Grand Hotel follows the struggles of various characters staying in a deco Berlin hotel in the time between the wars: an unhappy dancer played by Garbo, a stenographer fighting off male attention, played by Joan Crawford, a criminal (Lionel Barrymore) who tries to rob the dancer, but finds himself falling in love with her, and a dying man who seems to bring the unlikely assortment of hotel guests together.

The charms of this one are subtle. Just watch it!

Christmas at CPL

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Well, that most wonderful time of the year (and also the most hectic) is almost upon us and while there will certainly be no shortage of offerings on television, why not watch movies according to your schedule, and commercial free?

A quick keyword search of- dvd christmas - yields over 140 titles, with new selections arriving almost daily. We have all the perennial favorites like White Christmas, It's A Wonderful Life, Holiday Inn and Miracle on 34th Street (both the 1947and 1994version). Almost all the children's favorite characters appear in their own Christmas shows --Diego, Max & Ruby, Hannah Montana, Baby Einstein, Garfield, Alvin, Arthur, Dragon, and Franklin, to name a few. As well over the years many series such as Little House, Avonlea, Vicar of Dibley and Doctor Quinn aired their own specials. There's even a Hercule Poirot's Christmas.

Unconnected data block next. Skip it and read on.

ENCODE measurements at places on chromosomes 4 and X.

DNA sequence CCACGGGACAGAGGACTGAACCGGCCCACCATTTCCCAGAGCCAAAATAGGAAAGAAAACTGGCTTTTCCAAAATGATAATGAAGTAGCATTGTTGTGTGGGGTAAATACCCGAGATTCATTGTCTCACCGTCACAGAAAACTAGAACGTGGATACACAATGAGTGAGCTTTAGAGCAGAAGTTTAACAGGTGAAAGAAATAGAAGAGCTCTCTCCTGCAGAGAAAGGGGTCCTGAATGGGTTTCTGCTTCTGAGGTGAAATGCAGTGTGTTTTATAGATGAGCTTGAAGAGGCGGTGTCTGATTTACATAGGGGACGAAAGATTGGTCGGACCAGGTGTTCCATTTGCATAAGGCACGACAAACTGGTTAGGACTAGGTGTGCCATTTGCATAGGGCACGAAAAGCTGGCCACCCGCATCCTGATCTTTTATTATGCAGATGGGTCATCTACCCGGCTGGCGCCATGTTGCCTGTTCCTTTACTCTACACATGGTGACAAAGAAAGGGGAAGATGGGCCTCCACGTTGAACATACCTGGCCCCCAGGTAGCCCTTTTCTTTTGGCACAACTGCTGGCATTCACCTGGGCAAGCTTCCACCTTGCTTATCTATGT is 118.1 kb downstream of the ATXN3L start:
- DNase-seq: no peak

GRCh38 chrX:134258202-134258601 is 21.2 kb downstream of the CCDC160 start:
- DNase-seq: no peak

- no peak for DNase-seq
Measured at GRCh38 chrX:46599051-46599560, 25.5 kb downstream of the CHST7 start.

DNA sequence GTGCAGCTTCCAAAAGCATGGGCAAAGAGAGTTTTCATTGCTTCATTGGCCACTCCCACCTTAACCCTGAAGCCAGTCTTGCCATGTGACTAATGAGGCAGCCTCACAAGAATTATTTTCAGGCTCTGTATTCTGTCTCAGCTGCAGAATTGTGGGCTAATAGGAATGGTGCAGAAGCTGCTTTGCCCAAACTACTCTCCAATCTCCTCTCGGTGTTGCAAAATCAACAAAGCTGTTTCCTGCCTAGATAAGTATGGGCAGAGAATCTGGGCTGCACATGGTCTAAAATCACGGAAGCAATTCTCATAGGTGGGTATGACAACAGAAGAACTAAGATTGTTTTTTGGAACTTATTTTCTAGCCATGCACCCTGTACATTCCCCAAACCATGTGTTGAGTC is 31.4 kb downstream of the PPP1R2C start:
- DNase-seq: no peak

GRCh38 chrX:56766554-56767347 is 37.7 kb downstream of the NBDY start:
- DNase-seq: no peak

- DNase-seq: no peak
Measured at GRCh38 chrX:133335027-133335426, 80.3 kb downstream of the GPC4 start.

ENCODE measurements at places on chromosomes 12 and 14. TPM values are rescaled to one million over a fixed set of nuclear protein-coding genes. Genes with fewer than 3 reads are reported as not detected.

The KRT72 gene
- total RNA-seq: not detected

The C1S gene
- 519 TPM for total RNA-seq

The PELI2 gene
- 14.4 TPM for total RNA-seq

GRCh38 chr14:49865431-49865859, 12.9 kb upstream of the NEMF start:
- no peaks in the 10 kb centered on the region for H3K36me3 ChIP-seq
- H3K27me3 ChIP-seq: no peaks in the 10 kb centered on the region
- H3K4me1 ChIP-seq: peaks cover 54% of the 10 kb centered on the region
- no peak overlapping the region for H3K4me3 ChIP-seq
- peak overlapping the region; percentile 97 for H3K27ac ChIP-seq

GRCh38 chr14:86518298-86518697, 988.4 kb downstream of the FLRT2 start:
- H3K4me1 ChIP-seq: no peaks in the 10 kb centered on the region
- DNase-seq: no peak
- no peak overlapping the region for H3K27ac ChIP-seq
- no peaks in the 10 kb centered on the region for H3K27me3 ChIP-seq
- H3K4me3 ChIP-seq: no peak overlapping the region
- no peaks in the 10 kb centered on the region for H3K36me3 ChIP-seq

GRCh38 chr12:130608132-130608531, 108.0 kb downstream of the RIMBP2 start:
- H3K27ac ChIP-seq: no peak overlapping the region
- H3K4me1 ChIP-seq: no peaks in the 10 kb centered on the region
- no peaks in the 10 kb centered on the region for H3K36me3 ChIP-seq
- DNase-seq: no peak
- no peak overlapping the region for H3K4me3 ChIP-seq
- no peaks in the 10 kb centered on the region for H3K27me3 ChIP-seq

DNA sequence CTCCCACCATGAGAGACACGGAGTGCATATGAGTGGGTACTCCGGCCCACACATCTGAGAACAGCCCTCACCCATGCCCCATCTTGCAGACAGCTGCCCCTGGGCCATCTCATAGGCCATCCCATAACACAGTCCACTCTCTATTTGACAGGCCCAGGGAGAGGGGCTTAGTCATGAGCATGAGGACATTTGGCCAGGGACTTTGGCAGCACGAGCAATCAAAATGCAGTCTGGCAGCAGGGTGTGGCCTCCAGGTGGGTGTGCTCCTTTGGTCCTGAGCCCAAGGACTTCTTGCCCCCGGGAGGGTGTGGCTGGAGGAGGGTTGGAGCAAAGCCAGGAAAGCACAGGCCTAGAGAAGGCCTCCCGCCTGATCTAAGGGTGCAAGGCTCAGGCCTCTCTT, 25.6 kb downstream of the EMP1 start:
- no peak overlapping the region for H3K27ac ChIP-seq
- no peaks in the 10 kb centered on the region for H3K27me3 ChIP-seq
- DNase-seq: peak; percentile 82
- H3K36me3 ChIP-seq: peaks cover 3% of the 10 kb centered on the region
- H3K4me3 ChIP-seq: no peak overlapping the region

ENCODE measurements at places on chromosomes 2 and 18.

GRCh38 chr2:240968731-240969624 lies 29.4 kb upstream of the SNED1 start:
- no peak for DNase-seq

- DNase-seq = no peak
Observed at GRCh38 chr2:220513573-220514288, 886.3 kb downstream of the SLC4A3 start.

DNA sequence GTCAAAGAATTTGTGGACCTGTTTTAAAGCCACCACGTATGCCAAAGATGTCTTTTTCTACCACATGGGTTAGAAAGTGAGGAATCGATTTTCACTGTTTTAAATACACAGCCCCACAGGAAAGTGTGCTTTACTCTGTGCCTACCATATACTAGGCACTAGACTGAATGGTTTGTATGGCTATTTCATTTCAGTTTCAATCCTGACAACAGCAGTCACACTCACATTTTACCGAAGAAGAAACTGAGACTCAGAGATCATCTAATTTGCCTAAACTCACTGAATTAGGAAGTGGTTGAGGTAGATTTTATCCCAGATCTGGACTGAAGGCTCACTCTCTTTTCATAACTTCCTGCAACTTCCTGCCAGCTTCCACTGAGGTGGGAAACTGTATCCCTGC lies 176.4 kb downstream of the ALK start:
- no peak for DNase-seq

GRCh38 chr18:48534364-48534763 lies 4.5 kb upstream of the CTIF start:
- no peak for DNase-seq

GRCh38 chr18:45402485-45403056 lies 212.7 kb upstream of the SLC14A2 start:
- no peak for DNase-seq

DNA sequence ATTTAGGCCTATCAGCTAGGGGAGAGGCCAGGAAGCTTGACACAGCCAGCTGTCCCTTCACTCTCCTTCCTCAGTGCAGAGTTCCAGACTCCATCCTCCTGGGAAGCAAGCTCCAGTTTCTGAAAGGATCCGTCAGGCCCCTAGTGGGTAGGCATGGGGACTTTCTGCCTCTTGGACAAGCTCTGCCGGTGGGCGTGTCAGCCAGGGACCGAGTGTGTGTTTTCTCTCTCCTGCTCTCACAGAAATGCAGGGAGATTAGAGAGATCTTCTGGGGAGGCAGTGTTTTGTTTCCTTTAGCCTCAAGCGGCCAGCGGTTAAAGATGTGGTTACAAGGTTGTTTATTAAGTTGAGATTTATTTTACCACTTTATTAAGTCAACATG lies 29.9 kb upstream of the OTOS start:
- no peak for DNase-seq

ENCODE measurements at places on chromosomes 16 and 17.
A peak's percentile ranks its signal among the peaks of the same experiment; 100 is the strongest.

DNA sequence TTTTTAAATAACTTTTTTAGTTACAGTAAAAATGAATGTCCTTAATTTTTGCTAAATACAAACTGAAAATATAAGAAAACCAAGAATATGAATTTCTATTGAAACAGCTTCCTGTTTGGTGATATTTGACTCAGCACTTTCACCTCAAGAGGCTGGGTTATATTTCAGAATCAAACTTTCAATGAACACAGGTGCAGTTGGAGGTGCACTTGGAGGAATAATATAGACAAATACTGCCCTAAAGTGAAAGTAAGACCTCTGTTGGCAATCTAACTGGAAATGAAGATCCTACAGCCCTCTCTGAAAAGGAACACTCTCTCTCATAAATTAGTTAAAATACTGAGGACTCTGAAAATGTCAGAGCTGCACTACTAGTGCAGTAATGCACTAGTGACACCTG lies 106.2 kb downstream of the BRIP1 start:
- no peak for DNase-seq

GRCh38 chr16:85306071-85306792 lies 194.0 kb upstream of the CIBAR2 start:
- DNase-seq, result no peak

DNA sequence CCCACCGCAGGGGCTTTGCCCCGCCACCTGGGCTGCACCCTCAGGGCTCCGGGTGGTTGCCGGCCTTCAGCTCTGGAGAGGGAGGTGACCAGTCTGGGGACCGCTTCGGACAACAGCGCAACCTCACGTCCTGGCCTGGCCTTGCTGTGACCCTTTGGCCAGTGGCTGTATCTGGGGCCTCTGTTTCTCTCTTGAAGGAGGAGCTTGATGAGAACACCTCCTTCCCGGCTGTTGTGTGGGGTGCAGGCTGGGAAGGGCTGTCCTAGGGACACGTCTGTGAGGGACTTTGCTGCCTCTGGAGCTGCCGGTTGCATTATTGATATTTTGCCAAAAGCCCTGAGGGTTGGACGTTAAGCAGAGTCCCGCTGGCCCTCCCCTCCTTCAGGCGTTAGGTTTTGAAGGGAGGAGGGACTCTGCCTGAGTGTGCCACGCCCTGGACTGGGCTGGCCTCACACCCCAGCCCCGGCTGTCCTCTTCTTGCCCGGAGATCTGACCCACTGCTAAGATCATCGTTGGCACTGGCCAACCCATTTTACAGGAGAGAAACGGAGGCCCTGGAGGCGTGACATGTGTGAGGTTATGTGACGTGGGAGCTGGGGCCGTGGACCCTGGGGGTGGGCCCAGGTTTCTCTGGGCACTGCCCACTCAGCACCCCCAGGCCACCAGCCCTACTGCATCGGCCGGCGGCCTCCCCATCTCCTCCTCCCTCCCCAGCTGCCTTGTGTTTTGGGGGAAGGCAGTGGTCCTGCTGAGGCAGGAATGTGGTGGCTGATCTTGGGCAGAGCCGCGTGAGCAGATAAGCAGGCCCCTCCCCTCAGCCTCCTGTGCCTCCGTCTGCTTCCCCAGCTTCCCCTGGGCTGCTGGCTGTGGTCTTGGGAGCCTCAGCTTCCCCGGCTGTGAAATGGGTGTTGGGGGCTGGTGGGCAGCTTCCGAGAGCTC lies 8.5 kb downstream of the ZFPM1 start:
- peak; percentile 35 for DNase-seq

And how could the season be complete without Charles Dickens' A Christmas Carol? There have been many incarnations of this beloved tale, with everyone from Bill Murray to Patrick Stewart donning the black chapeau and the sour face.

My two favorite renditions are the 1951 black and white version with Alastair Sim,and from 1993, A Muppet Christmas Carol. I've always been a huge Muppet fan, and this one with Michael Caine as Scrooge is great fun. Caine strikes just the right chord and of course, all those wonderfully insane Muppets add great value.